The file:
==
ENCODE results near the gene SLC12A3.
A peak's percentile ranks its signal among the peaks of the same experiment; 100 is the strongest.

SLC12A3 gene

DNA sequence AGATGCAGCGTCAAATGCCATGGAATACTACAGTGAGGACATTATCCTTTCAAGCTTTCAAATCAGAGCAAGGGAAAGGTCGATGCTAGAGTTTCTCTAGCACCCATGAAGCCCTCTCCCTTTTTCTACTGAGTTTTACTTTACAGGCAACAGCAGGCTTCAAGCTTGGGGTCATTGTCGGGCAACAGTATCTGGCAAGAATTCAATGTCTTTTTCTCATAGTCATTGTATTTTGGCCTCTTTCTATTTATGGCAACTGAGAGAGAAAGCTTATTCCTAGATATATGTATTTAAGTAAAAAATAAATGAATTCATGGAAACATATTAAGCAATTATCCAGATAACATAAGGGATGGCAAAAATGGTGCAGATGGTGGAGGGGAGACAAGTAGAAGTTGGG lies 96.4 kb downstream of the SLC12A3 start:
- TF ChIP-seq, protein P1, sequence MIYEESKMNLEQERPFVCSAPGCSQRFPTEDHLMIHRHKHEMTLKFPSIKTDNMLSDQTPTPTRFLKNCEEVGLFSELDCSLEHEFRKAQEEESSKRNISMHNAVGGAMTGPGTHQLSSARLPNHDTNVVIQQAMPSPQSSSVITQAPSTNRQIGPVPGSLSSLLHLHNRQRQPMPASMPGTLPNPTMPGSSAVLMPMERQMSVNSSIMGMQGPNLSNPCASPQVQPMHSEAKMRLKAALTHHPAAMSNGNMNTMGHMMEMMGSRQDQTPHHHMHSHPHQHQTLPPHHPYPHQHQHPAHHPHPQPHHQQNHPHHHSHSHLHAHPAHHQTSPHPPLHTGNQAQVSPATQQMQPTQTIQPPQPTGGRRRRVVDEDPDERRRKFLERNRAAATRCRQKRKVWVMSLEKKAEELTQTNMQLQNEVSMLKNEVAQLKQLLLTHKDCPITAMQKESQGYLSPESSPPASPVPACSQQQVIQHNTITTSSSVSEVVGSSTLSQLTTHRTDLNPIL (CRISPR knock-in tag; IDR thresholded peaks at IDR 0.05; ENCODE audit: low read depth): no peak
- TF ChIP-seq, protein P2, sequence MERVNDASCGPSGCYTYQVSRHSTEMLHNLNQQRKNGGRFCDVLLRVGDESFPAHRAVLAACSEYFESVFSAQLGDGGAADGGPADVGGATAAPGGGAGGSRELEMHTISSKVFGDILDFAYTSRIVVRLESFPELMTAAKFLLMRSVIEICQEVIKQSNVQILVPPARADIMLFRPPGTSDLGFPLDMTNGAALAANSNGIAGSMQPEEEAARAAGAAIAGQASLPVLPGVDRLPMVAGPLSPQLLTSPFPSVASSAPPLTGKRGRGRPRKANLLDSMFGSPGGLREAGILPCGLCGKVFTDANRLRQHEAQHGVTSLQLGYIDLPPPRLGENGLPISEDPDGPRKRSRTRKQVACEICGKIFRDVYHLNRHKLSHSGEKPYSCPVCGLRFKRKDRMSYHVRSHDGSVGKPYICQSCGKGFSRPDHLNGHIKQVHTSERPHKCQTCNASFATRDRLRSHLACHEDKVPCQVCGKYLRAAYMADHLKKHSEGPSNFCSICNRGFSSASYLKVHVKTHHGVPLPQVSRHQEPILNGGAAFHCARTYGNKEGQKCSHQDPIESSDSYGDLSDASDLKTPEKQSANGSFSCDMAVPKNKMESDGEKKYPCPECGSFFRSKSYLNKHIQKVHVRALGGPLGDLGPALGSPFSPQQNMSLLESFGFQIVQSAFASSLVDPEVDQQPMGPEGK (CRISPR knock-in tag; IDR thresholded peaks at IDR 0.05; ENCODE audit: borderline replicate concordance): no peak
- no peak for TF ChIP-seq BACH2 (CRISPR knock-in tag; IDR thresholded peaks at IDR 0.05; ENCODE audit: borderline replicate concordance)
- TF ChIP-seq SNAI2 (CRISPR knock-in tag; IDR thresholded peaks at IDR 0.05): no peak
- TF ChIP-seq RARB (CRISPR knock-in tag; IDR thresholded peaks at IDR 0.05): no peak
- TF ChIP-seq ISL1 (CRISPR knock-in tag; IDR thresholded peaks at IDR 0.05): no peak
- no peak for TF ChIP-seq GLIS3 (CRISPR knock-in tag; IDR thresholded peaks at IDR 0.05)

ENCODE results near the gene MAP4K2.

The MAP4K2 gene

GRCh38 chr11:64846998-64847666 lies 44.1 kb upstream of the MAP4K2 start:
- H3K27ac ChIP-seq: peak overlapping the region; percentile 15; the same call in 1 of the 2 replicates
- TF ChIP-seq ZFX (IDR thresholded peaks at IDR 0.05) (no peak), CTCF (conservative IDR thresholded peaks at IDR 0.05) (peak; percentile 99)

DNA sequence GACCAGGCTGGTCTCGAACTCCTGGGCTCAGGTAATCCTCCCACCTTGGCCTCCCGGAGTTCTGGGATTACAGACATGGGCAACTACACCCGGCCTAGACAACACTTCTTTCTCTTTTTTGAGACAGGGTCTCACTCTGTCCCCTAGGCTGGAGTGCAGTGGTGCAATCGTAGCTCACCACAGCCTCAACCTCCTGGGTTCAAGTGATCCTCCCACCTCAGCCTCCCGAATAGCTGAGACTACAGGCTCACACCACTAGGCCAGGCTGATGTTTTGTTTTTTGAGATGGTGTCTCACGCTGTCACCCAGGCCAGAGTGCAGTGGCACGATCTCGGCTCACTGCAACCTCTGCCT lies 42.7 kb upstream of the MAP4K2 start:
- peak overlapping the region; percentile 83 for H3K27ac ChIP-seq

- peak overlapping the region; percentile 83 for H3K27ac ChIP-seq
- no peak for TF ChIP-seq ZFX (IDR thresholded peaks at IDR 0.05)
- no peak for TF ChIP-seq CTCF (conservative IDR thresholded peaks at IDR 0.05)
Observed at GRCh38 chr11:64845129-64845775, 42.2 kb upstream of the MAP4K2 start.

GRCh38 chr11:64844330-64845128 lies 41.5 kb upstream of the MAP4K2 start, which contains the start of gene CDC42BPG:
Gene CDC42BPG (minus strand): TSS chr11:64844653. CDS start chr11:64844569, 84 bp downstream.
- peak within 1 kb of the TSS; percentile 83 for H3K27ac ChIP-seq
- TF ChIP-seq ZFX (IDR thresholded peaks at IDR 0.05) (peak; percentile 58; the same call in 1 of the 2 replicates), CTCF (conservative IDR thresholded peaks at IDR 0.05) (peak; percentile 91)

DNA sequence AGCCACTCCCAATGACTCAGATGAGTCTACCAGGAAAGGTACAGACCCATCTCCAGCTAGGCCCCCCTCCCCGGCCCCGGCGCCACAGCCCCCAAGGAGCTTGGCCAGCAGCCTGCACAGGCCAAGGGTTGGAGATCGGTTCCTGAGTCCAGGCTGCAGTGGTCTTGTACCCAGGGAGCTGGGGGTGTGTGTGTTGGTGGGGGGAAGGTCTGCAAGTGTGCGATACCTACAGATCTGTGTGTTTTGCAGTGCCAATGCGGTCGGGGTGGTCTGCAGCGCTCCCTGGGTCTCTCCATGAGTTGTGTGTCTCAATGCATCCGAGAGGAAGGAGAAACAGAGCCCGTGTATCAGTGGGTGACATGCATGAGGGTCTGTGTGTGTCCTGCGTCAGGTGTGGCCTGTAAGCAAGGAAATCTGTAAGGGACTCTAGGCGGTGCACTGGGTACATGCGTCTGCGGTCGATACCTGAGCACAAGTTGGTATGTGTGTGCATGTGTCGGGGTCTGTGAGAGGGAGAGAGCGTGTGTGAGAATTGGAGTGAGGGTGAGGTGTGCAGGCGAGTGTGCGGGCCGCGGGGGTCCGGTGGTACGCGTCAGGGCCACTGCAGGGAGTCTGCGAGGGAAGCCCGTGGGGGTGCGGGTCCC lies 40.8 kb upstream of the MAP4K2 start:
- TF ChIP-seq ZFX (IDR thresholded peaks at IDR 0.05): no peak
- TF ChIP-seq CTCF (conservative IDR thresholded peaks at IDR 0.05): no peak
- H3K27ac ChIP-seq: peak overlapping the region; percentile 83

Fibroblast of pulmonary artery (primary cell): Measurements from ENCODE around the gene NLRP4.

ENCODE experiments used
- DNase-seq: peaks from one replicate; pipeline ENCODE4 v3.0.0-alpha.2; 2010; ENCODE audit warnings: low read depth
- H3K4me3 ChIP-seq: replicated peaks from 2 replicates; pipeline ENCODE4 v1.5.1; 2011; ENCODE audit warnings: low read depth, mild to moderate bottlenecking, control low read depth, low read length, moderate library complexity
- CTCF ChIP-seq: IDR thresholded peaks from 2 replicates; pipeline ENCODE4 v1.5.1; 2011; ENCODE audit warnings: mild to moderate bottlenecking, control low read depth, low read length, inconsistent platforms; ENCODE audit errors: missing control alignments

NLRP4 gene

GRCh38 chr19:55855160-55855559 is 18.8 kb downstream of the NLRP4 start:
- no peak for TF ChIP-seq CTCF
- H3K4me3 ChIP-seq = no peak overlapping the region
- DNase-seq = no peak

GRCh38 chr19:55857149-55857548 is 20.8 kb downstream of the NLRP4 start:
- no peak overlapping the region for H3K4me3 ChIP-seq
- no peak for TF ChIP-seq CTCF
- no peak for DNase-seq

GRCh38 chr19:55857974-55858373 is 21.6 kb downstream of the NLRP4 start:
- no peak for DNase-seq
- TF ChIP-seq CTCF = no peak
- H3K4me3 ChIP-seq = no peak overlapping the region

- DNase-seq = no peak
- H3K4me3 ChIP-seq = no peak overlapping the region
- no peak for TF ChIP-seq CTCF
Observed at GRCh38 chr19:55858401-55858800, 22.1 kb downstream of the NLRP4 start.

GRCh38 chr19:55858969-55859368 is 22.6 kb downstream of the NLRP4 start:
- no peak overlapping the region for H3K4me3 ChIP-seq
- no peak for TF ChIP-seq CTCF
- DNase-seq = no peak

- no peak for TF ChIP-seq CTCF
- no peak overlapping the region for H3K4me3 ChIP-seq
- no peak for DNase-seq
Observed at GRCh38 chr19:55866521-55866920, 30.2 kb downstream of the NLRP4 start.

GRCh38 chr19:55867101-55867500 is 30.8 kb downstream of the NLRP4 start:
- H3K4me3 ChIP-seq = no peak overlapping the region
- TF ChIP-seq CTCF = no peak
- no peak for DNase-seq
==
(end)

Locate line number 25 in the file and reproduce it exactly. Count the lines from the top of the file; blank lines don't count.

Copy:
- peak within 1 kb of the TSS; percentile 83 for H3K27ac ChIP-seq